|The distributor in your Range Rover classic is like
an analog computer. It's the brains that makes sure that the spark
reaches each cylinder at precisely the right time for any given speed
and load. Get there too early and you can have pre-ignition, or
knocking. Get there too late and you lose fuel economy and power.
Timing that is early can also lead to engine overheating, or if it's
late it can lead to cherry red exhaust manifolds and burned valves.
In addition to the rust problem, the distributor
springs can break and the vacuum advance can spring a leak.
Another very common problem with these is self-inflicted. When
removing a sticky rotor, it's possible that the "top hat" that holds the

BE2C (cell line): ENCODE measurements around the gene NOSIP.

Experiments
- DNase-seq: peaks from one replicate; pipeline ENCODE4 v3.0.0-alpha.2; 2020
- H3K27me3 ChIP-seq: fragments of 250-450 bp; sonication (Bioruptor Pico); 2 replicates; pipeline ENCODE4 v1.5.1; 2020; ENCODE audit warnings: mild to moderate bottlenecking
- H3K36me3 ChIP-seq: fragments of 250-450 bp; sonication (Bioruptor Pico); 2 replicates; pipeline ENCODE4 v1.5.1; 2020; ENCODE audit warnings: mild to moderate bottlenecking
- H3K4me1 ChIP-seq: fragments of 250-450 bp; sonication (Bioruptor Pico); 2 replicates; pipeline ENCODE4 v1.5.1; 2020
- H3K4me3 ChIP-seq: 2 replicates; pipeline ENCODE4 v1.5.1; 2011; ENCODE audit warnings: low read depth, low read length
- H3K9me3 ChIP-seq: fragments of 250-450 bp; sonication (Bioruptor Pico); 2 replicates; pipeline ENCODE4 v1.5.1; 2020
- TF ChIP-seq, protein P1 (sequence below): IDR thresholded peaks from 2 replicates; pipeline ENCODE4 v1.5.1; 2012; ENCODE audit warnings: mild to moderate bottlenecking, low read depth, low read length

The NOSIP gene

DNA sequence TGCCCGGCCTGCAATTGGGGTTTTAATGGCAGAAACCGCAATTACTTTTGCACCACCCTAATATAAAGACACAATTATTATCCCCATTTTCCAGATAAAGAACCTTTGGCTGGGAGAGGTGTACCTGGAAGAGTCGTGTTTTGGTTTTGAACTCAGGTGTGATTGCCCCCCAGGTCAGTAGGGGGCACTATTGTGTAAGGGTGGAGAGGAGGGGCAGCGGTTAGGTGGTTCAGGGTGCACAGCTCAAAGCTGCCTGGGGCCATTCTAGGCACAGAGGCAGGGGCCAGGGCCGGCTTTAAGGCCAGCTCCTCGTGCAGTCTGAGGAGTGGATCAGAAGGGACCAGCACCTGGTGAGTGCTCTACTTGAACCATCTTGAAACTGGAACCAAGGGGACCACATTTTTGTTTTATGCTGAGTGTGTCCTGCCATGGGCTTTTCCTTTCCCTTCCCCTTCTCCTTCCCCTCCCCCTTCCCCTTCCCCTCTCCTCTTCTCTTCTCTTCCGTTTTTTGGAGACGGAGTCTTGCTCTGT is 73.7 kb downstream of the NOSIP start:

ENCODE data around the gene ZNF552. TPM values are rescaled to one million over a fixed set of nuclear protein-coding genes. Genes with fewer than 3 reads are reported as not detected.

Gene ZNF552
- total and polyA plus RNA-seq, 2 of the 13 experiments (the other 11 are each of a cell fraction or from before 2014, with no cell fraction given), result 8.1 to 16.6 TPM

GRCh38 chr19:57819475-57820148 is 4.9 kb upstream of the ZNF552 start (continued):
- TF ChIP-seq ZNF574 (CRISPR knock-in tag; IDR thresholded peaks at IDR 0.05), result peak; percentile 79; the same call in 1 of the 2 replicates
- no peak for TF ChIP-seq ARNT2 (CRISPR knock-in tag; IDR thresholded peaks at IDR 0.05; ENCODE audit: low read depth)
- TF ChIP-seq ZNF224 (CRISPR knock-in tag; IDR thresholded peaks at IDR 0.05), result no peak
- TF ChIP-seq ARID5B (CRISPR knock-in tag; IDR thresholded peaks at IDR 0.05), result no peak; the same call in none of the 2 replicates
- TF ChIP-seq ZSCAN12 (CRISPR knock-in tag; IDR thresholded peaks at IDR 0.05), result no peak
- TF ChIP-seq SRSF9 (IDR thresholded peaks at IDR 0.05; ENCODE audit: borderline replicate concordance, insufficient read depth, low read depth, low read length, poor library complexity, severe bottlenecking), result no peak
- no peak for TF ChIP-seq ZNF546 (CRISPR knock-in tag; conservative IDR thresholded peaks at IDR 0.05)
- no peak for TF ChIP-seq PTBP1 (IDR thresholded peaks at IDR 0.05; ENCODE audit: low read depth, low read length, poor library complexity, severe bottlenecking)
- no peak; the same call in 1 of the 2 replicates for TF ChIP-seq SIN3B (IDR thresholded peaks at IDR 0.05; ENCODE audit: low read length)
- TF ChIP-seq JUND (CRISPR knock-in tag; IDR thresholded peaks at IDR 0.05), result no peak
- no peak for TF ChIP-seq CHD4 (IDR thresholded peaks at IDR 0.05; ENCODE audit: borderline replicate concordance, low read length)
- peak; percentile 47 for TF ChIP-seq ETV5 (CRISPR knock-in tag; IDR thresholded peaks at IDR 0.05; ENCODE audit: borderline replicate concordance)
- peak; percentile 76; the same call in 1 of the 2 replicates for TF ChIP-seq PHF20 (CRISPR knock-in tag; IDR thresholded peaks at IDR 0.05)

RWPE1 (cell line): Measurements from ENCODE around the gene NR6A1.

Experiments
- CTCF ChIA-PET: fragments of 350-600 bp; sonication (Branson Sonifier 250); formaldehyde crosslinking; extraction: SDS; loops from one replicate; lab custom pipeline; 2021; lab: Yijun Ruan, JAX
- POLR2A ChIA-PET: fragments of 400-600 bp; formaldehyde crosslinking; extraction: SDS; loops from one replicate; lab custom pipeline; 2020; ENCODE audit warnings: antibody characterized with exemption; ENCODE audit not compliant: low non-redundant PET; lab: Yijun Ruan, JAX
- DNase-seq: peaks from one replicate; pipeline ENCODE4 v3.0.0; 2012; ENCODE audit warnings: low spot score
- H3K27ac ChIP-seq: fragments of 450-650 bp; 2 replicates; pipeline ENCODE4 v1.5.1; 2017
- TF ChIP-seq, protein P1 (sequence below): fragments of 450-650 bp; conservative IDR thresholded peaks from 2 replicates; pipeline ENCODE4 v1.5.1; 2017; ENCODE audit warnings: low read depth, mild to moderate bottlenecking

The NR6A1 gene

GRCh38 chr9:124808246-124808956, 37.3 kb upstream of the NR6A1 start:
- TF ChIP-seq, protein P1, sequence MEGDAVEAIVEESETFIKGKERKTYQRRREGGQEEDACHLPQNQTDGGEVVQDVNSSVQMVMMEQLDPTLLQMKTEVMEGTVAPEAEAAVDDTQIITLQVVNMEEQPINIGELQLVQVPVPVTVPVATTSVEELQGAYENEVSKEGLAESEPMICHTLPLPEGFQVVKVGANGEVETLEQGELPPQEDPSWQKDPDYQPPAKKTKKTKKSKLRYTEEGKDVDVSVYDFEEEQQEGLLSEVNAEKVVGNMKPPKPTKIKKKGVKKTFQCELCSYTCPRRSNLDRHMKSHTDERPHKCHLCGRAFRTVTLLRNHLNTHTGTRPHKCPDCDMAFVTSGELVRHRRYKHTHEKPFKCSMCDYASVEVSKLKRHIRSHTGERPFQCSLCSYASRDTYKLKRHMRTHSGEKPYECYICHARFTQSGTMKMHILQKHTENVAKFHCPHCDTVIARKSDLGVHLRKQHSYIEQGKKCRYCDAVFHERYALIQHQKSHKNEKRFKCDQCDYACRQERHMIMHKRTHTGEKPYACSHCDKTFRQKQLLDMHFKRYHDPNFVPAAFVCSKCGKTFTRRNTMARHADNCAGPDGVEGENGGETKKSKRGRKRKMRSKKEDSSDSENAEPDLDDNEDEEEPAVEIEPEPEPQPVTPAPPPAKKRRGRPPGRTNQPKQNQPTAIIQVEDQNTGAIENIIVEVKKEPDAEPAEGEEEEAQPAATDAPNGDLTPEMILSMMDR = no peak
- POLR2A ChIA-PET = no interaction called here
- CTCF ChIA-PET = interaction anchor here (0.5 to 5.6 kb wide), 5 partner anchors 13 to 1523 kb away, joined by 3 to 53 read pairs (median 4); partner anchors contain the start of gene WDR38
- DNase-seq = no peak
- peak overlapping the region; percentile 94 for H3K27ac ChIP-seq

two moving shafts together can snap.
If you have a Range Rover "Classic" with a regular
distributor, there's a good chance that the distributor advance will
become frozen some day. If you off-road in the wet or wash
your engine regularly, even more moisture will get into the distributor
housing. Even here in the relatively dry So. CA deserts mine locked up
and the only symptom was a loss in fuel mileage and a slight loss in power.
Yep, there are all sorts of possible problems that can
occur. To the first timer the thought of trying a home brew
rebuild can be intimidating. Not to fear, pulling and rebuilding the
distributor isn't as difficult as it seams.
To Be Continued........
Pulling the dist. (alignment
Re-installing the dist.